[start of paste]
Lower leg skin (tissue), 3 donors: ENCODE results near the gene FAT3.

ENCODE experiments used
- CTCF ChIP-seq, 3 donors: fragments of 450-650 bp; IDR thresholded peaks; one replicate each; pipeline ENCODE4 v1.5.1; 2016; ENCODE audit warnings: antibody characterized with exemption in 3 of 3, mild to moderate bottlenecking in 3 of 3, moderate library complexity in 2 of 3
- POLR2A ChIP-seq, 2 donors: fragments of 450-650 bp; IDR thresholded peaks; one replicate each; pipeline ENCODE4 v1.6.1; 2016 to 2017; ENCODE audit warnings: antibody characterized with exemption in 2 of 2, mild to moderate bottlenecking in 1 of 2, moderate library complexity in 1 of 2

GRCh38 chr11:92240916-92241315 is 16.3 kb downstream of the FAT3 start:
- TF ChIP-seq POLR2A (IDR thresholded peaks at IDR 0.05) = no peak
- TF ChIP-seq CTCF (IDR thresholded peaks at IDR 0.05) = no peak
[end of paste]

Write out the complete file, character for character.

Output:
Lower leg skin (tissue), 3 donors: ENCODE results near the gene FAT3.

ENCODE experiments used
- CTCF ChIP-seq, 3 donors: fragments of 450-650 bp; IDR thresholded peaks; one replicate each; pipeline ENCODE4 v1.5.1; 2016; ENCODE audit warnings: antibody characterized with exemption in 3 of 3, mild to moderate bottlenecking in 3 of 3, moderate library complexity in 2 of 3
- POLR2A ChIP-seq, 2 donors: fragments of 450-650 bp; IDR thresholded peaks; one replicate each; pipeline ENCODE4 v1.6.1; 2016 to 2017; ENCODE audit warnings: antibody characterized with exemption in 2 of 2, mild to moderate bottlenecking in 1 of 2, moderate library complexity in 1 of 2

GRCh38 chr11:92240916-92241315 is 16.3 kb downstream of the FAT3 start:
- TF ChIP-seq POLR2A (IDR thresholded peaks at IDR 0.05) = no peak
- TF ChIP-seq CTCF (IDR thresholded peaks at IDR 0.05) = no peak